In “Pizza Mind,” which is available on Amazon, iTunes and Seeso, Zamata discusses personal topics such as life after “SNL” and her dating experiences, but she also delves into broader racial issues in America. The comedian tells anecdotes about white people mispronouncing her name, demanding a Beyoncé impression from her and confusing her with Kerry Washington.

Zamata criticizes how America likes to refer to itself as a melting pot, saying that melting down and assimilating the diverse ingredients dissolves the original flavors. “We should think of America less like a melting pot and more like a pizza, because all the ingredients are distinctly their own thing, working together to make a great meal,” says Zamata. “And it’s all held together with grease!” Now that Zamata is an independent comedian instead of a cast member on “SNL,” she is free to get political and let her opinions be heard. Stand-up comedy is a perfect medium for this type of expression, because it provides a platform for individuals to discuss their personal struggles against American social ills, in a space that’s made for listening and empathizing.

3. Trevor Noah, “Afraid of the Dark”

Trevor Noah, like Zamata and Minhaj, is no stranger to political comedy. After making a name for himself in comedy in his home country of South Africa, Noah landed the highly coveted hosting job at Comedy Central’s “The Daily Show.” While at the helm of a show that aims to both educate and entertain, Noah’s job is to find the humor in the ridiculous, often tragic goings-on of this country. Noah has a talent for mingling the serious with the lighthearted, and this talent is seen in his stand-up performances as well as his television presence.

In his 2017 stand-up special, “Afraid of the Dark,” Noah takes on pressing political issues, from global imperialism and colonialism to xenophobia in America. This may sound like a Poli-Sci lecture that you’re willing to skip, but the 33-year-old comedian’s self-effacing comedic styles makes discussions of heavy topics feel like a casual conversation with a funny friend. Noah encourages audience members to travel in order to see different points of view, saying that “traveling is the antidote to ignorance. It changes your mind, your perspective, how you believe, what you believe.” These nuggets of wisdom are what makes Noah’s stand-up so compelling: He’s cracking jokes and challenging audience members to be better people at the same time.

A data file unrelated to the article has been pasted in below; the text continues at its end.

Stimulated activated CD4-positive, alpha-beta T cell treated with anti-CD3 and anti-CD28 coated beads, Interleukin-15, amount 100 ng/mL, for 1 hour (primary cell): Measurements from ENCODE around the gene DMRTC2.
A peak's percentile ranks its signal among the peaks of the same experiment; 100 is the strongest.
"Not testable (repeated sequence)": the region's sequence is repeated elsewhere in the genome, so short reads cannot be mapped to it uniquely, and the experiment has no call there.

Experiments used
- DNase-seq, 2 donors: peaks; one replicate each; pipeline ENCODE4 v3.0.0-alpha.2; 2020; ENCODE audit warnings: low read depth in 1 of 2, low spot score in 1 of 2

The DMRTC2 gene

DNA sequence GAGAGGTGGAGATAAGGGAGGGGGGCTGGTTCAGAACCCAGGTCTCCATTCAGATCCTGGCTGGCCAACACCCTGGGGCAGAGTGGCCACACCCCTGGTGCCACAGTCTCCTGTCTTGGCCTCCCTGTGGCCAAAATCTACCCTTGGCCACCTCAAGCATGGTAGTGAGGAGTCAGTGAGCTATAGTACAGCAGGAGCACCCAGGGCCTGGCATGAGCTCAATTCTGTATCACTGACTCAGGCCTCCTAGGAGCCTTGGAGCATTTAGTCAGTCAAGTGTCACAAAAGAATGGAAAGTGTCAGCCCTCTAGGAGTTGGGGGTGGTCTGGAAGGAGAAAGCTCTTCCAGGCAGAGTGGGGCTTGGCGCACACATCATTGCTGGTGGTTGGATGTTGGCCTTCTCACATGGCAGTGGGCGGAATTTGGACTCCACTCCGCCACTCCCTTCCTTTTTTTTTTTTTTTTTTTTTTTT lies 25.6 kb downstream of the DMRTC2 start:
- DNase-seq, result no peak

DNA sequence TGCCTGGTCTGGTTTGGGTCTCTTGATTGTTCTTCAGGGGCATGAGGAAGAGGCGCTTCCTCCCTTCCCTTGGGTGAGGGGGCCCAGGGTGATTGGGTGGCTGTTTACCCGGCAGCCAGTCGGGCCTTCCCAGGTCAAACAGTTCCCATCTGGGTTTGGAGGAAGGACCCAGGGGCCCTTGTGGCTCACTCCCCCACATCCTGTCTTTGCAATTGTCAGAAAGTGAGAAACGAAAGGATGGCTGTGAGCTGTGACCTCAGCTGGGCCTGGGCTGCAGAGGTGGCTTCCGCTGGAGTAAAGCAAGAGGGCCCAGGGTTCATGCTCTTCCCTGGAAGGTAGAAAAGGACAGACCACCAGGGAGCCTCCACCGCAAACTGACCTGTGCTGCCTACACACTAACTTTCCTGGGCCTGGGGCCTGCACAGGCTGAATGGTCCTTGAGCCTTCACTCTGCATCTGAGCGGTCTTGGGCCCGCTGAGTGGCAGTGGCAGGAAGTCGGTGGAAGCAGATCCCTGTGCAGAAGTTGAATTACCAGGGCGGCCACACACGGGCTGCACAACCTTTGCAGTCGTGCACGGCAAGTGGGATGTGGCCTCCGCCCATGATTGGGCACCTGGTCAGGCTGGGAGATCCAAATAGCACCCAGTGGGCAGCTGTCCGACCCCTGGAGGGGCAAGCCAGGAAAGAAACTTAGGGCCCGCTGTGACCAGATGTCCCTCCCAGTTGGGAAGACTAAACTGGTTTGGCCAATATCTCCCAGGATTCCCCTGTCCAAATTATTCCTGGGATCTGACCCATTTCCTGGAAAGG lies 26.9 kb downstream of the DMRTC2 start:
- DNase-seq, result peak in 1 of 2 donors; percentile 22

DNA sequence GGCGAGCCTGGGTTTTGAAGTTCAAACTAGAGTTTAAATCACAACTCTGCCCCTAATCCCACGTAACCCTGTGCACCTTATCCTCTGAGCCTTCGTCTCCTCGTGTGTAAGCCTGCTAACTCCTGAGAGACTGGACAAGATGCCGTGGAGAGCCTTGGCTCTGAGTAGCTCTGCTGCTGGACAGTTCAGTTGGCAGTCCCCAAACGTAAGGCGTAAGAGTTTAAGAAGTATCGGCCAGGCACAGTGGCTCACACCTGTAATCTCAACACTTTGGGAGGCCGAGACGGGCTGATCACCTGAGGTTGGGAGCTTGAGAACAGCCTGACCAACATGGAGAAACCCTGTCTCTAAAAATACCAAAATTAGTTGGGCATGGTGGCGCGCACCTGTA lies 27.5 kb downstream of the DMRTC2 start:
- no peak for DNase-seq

Comedy has immense political power because it weaves storytelling with social justice and wraps it all up in an irreverent, accessible package. These comedians represent a new generation of Americans who are diverse, angry and willing to talk about race, immigration and injustice anywhere. Older generations may consider these topics too heavy or contentious for mainstream comedy, but pushing racial discourse to the fringe of society only alienates marginalized voices further. The lived experiences of Minjah, Zamata, Noah and other Muslims, immigrants and people of color involve these “isms,” so it’s only natural that they become material for comedy.

Emily Daniel, Colgate University

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Emily Daniel

Colgate University